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After years in which consumers and researchers faced sharp trade-offs in weight, safety, and power for high-power batteries, promising variants are emerging. Nanotechnology is enabling a new lithium-ion battery that can unleash five times as much power as existing versions, and this summer, tool manufacturer DeWalt, of Baltimore, MD, plans to sell a line of 36-volt cordless tools that use it. Progress in the field even includes an upgrade to the age-old lead-acid battery.

The new lithium battery – developed by A123 Systems of Watertown, MA, and based on the work of Yet-Ming Chiang, a materials scientist at MIT – is not only more powerful but also recharges to 90 percent capacity in five minutes and lasts through ten times as many recharging cycles as conventional counterparts, the company says. The battery will initially be used in professional-grade tools where bursts of high power are at a premium. But the technology could lead to battery-operated versions of power-hungry devices like vacuum cleaners, lawn mowers – even hybrid cars.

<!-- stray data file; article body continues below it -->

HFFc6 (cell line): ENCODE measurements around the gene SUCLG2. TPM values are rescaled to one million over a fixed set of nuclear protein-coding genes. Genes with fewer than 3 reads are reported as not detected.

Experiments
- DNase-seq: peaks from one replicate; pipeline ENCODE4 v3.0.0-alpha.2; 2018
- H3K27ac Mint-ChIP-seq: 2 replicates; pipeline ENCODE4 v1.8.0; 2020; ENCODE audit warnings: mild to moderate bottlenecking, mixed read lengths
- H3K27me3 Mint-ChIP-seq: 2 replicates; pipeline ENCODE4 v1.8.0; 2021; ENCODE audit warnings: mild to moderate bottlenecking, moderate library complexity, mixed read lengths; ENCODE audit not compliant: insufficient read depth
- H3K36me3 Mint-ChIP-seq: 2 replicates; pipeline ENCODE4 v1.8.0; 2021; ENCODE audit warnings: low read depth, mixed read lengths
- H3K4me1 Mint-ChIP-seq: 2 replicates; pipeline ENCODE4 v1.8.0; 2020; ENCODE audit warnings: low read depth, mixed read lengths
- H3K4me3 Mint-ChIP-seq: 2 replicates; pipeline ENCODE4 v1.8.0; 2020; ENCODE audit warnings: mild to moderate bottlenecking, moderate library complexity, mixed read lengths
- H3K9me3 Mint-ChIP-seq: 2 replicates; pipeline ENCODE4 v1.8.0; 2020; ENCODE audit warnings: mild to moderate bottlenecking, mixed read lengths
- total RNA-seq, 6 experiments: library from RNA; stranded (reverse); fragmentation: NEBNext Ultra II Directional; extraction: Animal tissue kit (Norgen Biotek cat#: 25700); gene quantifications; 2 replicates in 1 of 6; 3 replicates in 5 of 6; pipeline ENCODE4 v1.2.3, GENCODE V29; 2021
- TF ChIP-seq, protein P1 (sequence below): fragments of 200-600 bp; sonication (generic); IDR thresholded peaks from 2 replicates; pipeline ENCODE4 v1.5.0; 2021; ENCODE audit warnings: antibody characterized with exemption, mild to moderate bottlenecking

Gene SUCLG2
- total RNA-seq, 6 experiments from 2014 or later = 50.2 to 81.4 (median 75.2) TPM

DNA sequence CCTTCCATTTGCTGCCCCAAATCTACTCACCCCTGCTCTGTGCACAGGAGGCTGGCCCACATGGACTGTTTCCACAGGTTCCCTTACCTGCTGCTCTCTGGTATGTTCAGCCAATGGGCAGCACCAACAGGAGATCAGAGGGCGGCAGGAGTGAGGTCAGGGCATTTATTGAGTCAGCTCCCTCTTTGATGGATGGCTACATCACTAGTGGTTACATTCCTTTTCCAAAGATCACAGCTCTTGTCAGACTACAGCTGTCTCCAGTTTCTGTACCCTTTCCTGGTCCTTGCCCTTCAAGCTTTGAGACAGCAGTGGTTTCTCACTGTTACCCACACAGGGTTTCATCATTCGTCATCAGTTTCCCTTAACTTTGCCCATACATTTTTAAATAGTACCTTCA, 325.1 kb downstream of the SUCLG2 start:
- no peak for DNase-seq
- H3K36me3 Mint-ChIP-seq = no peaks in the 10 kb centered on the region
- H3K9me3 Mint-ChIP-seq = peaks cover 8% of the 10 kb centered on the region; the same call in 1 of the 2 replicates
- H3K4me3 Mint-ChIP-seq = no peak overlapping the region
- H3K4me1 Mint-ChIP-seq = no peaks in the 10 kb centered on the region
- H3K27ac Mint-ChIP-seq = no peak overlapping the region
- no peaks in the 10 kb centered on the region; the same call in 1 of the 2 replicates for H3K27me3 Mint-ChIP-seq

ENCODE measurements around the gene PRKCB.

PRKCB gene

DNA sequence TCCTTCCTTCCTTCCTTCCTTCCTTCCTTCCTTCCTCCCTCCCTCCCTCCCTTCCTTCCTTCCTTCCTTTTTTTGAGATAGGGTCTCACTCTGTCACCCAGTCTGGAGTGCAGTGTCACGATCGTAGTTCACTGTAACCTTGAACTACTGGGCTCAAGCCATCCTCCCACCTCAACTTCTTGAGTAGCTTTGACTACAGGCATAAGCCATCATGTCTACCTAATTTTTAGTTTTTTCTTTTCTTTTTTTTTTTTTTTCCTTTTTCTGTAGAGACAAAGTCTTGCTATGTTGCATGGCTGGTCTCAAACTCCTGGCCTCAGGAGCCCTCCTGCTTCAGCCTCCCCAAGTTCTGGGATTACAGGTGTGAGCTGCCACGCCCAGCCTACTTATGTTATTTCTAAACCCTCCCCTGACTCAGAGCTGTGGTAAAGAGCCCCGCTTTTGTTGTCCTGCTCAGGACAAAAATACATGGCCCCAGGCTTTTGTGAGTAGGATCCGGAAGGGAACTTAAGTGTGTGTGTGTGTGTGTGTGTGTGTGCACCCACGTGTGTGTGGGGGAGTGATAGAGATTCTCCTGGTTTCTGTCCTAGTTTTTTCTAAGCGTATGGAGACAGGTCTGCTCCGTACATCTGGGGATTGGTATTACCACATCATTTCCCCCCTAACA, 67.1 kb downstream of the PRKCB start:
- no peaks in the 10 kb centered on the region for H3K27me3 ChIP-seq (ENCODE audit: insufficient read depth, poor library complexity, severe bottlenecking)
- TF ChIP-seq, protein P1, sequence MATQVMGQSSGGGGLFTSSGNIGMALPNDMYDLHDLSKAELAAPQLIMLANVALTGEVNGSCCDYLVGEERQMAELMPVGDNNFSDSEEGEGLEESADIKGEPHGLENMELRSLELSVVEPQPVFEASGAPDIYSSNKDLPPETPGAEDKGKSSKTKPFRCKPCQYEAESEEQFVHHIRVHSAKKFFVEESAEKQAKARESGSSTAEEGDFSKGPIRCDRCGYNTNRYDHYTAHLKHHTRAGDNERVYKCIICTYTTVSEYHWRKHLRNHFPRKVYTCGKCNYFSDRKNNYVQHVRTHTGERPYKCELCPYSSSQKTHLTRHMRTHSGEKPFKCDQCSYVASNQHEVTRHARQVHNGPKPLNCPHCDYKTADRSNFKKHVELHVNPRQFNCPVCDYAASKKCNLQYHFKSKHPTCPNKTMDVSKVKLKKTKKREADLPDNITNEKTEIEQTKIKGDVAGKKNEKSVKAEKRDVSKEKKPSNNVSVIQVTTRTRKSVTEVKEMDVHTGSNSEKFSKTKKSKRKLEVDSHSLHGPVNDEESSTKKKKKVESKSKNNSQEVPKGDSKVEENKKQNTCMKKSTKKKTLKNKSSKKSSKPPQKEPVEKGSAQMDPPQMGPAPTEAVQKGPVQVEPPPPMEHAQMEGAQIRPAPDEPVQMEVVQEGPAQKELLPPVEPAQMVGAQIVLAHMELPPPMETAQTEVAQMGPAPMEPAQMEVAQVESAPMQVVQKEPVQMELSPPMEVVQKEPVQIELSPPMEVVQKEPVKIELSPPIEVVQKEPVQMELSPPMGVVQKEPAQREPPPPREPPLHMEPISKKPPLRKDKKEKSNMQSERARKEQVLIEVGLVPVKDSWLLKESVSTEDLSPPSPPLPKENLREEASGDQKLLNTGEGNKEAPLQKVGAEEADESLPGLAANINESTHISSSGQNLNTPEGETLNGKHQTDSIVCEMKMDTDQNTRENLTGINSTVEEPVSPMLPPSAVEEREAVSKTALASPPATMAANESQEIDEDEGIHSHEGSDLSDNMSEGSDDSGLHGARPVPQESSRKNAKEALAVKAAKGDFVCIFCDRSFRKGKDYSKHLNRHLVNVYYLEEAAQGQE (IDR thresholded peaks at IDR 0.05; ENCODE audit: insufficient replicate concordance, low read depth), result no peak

Chiang improved lithium-ion technology with nanotech. As lithium-ion batteries are charged and discharged, they shuttle ions between their electrodes. Shrinking the size of the lithium particles can increase the batteries’ power, but it can also incline them to explode. Chiang started with safer but poorly conductive materials and borrowed a trick from the semiconductor industry – “doping” one material with trace amounts of another – to make them conductive. Then he shrank the doped particles, making it easier for ions to escape. Nail-puncture tests that cause conventional lithium-ion batteries to burn produces only a wisp of vapor, the company says.

A123 Systems is not the only company changing the battery game. Firefly Energy of Peoria, IL, is redesigning lead-acid batteries and developing them for use in military vehicles and lawn tractors. Firefly replaced some of the battery lead with a graphite foam that has a much greater surface area. This cuts weight, extends longevity, and puts the batteries in the same performance category as the nickel-metal hydrides in hybrid cars, says cofounder Mil Ovan.

As yet, no proposed batteries offer the 15-year lifetime needed for hybrids, says David Howell, manager of energy storage research at the U.S. Department of Energy. But Chiang says he is already talking to automakers.

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